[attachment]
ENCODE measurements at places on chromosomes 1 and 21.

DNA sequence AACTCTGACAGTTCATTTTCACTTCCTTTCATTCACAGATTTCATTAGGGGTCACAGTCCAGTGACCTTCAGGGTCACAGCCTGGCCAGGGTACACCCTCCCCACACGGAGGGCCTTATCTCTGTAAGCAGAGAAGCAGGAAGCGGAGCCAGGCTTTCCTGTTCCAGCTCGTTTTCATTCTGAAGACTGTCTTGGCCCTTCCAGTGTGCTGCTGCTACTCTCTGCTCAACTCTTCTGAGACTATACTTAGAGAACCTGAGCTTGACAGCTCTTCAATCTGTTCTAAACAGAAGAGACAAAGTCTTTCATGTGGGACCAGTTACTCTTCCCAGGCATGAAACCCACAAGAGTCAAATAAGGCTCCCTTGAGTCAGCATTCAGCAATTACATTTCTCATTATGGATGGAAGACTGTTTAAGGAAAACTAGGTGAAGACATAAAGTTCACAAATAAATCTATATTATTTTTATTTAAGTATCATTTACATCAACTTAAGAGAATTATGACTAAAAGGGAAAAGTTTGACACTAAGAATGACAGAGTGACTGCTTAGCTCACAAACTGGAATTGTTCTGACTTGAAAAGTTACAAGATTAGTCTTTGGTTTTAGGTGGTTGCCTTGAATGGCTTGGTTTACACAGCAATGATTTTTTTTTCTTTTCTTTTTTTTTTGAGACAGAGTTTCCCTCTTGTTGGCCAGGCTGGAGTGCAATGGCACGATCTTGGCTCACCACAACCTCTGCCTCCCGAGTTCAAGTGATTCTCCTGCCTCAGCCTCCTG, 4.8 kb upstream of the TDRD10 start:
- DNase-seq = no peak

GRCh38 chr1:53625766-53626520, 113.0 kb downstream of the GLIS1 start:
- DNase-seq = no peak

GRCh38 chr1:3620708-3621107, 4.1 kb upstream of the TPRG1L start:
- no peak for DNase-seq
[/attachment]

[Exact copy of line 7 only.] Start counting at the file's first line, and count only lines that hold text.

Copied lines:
- no peak for DNase-seq